Sun Microsystems is betting that schools will one day outsource their technology applications and services to companies over the internet. At this year’s National Educational Computing Conference (NECC), held in Atlantic City in June, Sun announced an alliance with more than 20 companies to develop portal sites through which schools can subscribe to computer content and services directly over the web, eliminating the need for on-site support.

Under the SchoolTone Alliance Program, which includes companies such as America Online, The, MediaSeek Technologies, and NetSchools Corp., schools would be able to lease their instructional, administrative, and library services on a per-month or per-use basis instead of buying, hosting, and maintaining such applications themselves.

“The demand for low-cost, simplified access to customized educational content and applications is moving the education industry toward a service-provider model,” said Kim Jones, Sun’s vice president of global education and research. “Sun is enabling this model of outsourced, web-based services using proven technology . . . to ensure schools can take advantage of this model as quickly as possible.”

With service, support, training, upgrades, and other ongoing or hidden costs, school districts face huge challenges when they invest in technology infrastructure, Jones explained. But under Sun’s vision—which takes the company’s slogan, “The network is the computer,” to heart—computer applications would become like gas, phone, electricity, and other utility services. The user would pay a monthly fee for the service and, in return, all peripheral costs and responsibilities would be absorbed by the service provider.

The SchoolTone program is part of a larger Sun-led initiative called WebTone, which aims to make enterprise computing as simple as making a phone call. Just as you can pick up a phone anywhere and instantly get a dial tone, under the WebTone initiative, you’d be able to tap into a portal site from any internet-connected device and get secure access to a fee-based computing service, such as eMail hosting or school recordkeeping.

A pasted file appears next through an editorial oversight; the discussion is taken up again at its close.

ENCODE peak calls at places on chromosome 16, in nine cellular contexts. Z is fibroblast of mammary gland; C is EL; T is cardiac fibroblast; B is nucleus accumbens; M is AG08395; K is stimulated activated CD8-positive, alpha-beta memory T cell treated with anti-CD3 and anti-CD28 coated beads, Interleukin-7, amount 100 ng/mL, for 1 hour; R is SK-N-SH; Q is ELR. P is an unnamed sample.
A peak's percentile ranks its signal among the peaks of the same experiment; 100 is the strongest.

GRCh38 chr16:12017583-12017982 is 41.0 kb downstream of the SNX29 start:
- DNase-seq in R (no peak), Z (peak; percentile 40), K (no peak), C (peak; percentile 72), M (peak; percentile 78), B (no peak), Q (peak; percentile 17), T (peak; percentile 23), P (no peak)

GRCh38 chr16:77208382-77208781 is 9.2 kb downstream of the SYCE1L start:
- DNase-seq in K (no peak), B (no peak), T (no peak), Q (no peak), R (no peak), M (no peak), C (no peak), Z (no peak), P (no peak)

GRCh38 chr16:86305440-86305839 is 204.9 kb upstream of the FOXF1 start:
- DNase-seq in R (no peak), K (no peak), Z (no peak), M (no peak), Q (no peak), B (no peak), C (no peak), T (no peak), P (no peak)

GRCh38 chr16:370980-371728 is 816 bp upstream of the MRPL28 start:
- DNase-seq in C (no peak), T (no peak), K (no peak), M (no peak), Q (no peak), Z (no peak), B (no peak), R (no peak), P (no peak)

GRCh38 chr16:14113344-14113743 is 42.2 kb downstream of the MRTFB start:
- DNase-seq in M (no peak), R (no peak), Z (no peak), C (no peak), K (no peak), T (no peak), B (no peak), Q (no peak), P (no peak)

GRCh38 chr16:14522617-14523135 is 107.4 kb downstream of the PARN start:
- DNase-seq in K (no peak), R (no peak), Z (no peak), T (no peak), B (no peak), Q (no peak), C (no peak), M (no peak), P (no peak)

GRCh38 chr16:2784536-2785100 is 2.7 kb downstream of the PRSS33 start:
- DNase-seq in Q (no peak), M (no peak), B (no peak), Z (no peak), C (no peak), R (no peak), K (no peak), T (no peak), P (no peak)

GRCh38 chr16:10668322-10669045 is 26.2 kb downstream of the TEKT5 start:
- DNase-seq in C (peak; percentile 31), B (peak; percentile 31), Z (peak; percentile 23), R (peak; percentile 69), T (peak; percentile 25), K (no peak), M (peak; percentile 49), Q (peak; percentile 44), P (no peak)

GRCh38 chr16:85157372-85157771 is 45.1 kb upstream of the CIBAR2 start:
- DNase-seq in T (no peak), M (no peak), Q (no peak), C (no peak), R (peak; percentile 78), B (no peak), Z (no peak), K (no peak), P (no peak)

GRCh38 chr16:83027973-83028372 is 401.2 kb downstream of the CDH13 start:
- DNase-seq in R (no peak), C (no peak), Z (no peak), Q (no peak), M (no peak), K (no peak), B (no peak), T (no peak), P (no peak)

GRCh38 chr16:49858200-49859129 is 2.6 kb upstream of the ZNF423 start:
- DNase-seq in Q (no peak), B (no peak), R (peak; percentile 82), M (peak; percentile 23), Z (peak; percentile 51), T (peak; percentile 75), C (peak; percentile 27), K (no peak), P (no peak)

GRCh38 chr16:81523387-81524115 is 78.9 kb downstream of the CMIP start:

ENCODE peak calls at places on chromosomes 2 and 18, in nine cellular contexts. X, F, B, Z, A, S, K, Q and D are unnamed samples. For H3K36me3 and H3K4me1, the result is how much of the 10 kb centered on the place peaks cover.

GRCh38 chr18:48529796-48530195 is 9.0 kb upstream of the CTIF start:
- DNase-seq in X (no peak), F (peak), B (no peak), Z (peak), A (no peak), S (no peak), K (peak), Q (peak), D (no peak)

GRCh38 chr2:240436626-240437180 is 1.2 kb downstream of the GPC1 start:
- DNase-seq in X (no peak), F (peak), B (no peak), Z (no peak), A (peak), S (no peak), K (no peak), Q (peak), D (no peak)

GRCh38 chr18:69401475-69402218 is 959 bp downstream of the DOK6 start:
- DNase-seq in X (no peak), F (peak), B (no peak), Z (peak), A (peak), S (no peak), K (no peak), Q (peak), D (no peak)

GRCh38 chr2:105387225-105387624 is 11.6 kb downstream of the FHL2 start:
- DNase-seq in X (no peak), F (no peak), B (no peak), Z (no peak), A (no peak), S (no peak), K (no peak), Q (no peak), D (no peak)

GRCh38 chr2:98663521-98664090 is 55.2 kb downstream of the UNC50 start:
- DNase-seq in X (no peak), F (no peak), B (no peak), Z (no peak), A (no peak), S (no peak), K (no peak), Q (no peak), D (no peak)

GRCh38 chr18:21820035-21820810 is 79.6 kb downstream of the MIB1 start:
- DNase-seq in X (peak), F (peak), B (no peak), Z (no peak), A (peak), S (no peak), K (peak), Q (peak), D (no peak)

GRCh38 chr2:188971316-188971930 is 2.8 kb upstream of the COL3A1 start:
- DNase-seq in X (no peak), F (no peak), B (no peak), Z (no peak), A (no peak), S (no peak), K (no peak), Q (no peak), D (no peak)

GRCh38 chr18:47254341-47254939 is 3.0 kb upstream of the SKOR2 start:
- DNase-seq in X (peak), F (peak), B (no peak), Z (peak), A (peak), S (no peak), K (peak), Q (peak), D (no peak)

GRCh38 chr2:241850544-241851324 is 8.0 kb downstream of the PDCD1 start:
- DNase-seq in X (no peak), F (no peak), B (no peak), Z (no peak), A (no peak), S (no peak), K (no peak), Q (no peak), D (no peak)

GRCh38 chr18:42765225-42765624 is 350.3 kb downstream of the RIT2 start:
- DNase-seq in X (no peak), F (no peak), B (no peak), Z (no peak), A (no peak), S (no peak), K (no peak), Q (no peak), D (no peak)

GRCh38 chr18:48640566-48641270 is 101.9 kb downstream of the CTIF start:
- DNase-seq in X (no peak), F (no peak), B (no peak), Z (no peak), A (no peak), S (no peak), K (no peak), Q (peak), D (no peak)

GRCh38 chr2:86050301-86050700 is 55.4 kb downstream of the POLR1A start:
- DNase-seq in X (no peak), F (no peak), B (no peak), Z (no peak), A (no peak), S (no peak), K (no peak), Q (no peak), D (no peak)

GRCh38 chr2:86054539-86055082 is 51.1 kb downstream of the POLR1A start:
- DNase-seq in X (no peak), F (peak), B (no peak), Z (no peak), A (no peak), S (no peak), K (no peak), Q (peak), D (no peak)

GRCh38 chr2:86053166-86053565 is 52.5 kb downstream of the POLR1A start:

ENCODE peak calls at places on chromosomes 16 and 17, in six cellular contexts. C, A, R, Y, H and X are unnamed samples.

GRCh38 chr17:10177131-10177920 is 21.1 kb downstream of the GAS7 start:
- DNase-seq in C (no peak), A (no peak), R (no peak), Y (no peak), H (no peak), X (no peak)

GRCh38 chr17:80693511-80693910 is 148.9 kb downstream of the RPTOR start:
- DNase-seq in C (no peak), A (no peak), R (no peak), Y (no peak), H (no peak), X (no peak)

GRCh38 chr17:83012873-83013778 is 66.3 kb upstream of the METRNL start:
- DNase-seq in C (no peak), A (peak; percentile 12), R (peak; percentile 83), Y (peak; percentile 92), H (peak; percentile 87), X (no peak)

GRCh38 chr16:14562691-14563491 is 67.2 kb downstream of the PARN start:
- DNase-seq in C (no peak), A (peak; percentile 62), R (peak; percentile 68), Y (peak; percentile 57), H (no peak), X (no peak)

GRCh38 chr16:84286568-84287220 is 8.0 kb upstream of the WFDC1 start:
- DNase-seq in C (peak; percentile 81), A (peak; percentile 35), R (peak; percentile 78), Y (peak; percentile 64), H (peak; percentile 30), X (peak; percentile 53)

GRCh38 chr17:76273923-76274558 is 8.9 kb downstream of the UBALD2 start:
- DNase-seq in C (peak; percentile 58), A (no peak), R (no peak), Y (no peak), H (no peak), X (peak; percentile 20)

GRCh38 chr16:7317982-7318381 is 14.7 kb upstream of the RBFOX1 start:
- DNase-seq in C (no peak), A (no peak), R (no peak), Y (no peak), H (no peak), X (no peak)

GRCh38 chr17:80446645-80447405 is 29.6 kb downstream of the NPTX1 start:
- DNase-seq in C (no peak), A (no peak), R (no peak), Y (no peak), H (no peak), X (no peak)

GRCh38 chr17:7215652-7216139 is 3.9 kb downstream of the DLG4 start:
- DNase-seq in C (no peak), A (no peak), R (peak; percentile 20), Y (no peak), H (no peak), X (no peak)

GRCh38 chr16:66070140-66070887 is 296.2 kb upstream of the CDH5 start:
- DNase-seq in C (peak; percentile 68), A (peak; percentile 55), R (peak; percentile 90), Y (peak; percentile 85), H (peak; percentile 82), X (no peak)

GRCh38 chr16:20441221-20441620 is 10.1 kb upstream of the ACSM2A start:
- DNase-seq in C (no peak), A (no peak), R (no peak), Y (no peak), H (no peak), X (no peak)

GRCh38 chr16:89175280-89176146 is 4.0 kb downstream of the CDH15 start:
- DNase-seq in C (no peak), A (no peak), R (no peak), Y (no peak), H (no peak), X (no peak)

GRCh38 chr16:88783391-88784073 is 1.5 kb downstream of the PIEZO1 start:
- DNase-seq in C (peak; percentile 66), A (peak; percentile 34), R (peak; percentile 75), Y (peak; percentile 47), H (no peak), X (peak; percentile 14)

Such a model would be ideal for schools, Jones said, because it’s easy to use, requires minimal training and zero administration at the school level, and it would free up teachers to teach—not double as systems administrators.

Some companies in the alliance already are using the network computing model to provide applications to schools via the internet. The, for example, offers schools their choice of productivity tools, such as the Microsoft Office suite, and educational software on a subscription basis. The applications are projected to a school district’s desktop computers, but they run on the company’s servers.

Eventually, the goal of the alliance is to offer a district’s entire computing needs, from instructional to administrative computing, directly through such internet portal sites. Sun’s role in the alliance is that of enabler, Jones said. The company would provide the alliance with scaleable servers to handle the network traffic such a computing model would require.

Other highlights

Sun’s announcement, which illuminates the ever-expanding power of the internet to transform education, was just one of several made at NECC this year.

Sponsored by the National Educational Computing Association, NECC ’99 brought together nearly 8,000 educators, researchers, and computer hardware and software exhibitors to share new and proven techniques for using technology to enrich education.

Here are some other highlights from the conference:

Acer America Corp. introduced new hardware and software products that build on the company’s “Empowered Classroom” vision, a technology-based learning environment that gives educators the ability to offer safe, resource-rich internet content without filtering; publish lessons and class notes directly from the classroom to the web; and broadcast lessons, either live or recorded, via the internet.